The gap between high- and low-income households and computer ownership is quickly closing and should disappear by 2009, according to a new analysis released by the Employment Policy Foundation. As an upshot of these new home investments, skill and productivity in the workplace will increase.
The epidemic of youth violence in the United States is not over, even though arrest rates for violent crimes by youths have dropped substantially in recent years, according to a report released by Surgeon General David Satcher.
A study released by the U.S. Census Monitoring Board finds that when comparing corrected to uncorrected 1990 Census data, minority voter opportunities could have been expanded in nine of the ten most heavily undercounted states.
Top music industry professionals will shed light on the realities of the music and recording industries to interested senior high school students around the country during the 2001 GRAMMY in the Schools Careers in Music tour which kicks off January 11 in San Francisco.
"Let them dream big" and "Tickle twice a day" exclaims several hundred billboards and bus panels now appearing across Southern California courtesy of Children's Bureau, a non-profit leader in the prevention and treatment of child abuse and neglect.
Verizon Communications and more than a dozen leading community advocacy groups in California launched an independent $25 million fund that will benefit community and educational programs serving the state's low-income, minority, ethnic and other "underserved" communities.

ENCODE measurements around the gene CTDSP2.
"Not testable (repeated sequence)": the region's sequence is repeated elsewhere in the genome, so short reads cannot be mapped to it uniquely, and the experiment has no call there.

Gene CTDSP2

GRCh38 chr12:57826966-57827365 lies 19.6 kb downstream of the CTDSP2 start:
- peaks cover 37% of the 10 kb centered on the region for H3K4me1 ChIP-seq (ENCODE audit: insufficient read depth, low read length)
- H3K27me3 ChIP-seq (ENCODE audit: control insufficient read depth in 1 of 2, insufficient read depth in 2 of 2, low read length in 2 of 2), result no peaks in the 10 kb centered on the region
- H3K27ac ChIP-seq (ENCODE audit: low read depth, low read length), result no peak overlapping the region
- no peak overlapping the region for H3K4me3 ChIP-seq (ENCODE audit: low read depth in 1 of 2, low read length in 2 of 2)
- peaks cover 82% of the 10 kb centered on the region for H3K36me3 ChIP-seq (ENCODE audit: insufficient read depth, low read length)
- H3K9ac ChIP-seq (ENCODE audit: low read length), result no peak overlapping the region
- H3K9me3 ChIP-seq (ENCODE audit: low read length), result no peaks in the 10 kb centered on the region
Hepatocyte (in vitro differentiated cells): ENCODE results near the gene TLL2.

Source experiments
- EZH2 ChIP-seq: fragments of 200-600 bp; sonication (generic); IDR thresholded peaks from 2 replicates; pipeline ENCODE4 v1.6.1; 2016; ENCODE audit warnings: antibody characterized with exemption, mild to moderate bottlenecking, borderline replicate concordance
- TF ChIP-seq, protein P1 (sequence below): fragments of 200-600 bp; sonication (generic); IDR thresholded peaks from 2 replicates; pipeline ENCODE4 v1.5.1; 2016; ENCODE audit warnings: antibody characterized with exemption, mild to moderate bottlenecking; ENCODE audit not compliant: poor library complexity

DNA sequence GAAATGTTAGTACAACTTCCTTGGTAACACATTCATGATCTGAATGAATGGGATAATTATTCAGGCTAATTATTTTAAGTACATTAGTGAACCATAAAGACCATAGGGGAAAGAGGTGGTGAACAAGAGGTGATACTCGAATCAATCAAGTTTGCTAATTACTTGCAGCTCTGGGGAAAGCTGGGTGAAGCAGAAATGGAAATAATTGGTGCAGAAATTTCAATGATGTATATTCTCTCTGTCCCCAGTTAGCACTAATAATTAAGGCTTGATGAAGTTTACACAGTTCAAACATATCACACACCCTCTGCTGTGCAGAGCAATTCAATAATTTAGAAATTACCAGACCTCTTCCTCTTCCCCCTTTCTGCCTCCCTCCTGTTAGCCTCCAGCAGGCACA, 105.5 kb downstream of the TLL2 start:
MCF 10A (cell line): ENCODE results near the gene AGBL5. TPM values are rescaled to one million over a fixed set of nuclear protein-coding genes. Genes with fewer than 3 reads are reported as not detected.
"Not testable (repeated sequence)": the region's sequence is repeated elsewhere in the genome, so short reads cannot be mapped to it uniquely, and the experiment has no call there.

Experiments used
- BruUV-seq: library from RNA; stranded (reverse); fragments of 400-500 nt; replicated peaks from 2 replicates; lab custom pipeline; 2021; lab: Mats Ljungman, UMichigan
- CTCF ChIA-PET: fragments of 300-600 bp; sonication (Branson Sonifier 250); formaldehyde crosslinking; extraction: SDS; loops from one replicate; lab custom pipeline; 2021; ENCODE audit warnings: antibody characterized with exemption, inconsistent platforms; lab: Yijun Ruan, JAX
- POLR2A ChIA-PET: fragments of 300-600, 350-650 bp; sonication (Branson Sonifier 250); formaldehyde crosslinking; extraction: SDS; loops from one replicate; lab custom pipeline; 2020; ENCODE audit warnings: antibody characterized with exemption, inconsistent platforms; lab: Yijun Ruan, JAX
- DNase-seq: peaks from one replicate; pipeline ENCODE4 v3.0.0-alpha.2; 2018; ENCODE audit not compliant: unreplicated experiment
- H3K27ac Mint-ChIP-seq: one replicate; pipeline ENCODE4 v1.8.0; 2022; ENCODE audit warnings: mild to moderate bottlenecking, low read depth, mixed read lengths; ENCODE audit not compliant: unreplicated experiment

About 84 percent of all U.S. adults age 25 and over had high school diplomas and 26 percent had bachelor's degrees or higher -- both record highs, a survey conducted this year and released today by the Commerce Department's Census Bureau shows.
The 2000 election is the first in the history of the current regulatory regime where more television advertising dollars were spent by the major national political parties than by their chosen candidates, according to a study by the Brennan Center for Justice and Prof. Kenneth Goldstein.
The Great Books Foundation announces the launch of a major multi-year initiative, "A Latino National Conversation." The Foundation will coordinate and conduct several hundred community discussions nationwide in libraries and schools; build support for hundreds of on-going book discussion groups;
Further exploring the critical links between art and technology, the Silicon Valley Art Museum (www.SVAM.org) unveiled a new online exhibit of American paintings reflecting the social, cultural and technological forces that influenced the period between the end o
A corporate intern and scholarship program that links college students and the classroom into the real world of work is being launched jointly through an enhanced partnership of The Coca-Cola Company and The College Fund.
Americans are generally willing to try new technologies for voting, and the type they're most comfortable trying is as familiar as their neighborhood automatic teller machine (ATM), according to a new survey by Gartner Group, Inc.